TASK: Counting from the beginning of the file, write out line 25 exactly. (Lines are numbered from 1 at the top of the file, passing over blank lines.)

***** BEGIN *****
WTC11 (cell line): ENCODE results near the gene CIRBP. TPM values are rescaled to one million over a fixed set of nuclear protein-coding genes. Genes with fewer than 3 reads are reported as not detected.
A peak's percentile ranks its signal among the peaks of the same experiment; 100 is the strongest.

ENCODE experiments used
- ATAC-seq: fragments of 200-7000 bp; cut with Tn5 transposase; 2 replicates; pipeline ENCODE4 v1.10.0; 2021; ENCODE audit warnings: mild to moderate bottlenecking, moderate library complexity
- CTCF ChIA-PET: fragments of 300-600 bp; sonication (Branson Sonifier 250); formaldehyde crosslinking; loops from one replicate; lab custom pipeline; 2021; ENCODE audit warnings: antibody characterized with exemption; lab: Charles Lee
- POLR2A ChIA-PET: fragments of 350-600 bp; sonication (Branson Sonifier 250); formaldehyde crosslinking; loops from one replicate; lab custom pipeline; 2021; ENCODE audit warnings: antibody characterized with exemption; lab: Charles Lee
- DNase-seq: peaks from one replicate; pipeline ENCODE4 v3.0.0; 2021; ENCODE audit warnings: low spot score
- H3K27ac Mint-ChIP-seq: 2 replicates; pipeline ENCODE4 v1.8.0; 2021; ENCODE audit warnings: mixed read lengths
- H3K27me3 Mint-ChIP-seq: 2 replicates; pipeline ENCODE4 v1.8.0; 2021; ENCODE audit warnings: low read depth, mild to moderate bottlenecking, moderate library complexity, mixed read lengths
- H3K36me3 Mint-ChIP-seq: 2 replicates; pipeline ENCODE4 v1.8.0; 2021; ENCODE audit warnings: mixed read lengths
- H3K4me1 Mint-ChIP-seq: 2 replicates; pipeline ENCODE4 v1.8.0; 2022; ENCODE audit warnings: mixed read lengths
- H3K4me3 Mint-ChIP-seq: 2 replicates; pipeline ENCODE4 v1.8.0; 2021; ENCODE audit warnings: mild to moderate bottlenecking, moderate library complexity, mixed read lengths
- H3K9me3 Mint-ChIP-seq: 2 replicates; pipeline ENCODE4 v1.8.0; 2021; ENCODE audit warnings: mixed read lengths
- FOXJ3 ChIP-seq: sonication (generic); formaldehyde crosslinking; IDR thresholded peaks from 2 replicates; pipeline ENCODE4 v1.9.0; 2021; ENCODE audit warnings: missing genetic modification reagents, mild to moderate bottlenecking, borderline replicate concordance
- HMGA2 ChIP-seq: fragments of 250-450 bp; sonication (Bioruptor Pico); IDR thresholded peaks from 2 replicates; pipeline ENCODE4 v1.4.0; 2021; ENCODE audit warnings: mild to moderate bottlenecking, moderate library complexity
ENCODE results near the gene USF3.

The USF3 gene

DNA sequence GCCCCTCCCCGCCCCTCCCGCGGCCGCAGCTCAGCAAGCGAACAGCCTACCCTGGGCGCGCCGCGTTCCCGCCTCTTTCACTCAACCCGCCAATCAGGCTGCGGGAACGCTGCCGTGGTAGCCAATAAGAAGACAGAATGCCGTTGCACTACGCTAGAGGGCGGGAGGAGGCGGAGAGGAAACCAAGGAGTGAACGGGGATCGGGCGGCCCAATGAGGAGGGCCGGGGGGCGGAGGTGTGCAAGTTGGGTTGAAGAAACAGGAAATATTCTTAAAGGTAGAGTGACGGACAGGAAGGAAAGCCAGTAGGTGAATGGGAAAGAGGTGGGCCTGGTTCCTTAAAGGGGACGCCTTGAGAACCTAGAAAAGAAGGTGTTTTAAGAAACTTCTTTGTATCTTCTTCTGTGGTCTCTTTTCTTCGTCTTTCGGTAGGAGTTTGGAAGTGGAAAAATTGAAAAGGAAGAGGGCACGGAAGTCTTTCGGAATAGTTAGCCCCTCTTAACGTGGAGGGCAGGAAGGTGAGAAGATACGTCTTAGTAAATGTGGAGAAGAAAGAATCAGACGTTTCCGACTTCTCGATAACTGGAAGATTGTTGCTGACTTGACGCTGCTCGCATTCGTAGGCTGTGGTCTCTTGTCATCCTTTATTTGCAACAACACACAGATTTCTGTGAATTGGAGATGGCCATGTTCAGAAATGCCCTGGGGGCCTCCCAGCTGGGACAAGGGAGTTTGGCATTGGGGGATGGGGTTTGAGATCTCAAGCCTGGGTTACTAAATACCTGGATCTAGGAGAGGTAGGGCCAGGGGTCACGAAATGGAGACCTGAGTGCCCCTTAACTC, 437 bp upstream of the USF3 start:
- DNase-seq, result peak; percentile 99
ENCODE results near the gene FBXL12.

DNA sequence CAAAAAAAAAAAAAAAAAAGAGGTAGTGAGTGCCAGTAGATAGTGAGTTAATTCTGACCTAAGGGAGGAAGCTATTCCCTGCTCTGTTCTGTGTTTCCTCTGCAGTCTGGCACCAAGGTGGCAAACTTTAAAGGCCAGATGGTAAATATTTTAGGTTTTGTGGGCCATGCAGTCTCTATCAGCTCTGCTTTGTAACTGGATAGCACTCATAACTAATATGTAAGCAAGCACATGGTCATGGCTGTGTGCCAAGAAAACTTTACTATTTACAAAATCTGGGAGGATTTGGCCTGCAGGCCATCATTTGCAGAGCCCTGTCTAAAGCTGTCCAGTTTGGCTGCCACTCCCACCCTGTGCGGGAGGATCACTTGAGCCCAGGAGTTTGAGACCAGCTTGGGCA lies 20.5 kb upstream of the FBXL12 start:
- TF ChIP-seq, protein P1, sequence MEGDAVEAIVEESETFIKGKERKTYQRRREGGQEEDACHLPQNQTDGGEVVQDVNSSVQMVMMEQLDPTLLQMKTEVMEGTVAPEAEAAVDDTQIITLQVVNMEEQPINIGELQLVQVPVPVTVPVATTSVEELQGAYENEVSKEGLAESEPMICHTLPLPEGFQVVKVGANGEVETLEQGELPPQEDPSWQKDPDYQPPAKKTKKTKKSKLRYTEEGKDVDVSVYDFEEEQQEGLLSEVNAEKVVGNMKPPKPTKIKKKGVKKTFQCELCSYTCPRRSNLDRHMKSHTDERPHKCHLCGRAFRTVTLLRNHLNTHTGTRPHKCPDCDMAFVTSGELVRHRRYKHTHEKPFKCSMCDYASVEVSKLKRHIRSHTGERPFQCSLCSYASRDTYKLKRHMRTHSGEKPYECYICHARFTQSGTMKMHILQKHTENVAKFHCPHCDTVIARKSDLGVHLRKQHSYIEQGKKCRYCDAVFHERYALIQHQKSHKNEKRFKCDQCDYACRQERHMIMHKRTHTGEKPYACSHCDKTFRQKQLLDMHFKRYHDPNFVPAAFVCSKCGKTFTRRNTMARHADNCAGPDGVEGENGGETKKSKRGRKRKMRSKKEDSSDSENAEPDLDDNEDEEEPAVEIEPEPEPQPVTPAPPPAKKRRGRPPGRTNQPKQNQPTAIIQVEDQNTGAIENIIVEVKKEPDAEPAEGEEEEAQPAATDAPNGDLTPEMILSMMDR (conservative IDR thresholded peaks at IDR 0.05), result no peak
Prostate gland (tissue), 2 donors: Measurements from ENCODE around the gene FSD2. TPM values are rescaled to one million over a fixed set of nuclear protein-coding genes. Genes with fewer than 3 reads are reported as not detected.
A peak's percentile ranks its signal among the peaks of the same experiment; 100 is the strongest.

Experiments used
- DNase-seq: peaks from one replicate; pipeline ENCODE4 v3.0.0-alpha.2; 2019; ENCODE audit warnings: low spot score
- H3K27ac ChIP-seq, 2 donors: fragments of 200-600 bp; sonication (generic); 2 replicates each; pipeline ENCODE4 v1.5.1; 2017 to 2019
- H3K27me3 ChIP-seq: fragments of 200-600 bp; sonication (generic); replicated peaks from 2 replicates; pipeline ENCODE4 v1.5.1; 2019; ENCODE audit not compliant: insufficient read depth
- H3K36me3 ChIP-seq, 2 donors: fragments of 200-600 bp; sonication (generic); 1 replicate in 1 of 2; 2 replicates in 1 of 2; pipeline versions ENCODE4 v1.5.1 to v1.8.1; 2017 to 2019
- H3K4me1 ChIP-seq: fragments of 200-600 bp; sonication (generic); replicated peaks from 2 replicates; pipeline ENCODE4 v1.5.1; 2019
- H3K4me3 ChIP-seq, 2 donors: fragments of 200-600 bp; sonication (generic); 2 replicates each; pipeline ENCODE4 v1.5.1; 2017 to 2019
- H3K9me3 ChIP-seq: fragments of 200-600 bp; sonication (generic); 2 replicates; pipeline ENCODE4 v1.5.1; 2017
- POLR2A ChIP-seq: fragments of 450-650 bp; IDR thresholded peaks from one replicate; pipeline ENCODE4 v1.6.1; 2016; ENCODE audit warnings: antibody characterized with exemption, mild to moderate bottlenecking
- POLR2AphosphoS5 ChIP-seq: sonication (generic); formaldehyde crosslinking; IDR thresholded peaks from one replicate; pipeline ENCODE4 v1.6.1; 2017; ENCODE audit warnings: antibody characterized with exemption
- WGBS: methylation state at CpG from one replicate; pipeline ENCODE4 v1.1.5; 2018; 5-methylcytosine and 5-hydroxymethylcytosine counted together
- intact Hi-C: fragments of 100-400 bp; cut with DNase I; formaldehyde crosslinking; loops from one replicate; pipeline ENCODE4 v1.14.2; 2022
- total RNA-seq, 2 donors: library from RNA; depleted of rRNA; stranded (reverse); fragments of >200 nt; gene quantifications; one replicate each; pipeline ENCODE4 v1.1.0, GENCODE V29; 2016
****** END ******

Experiments used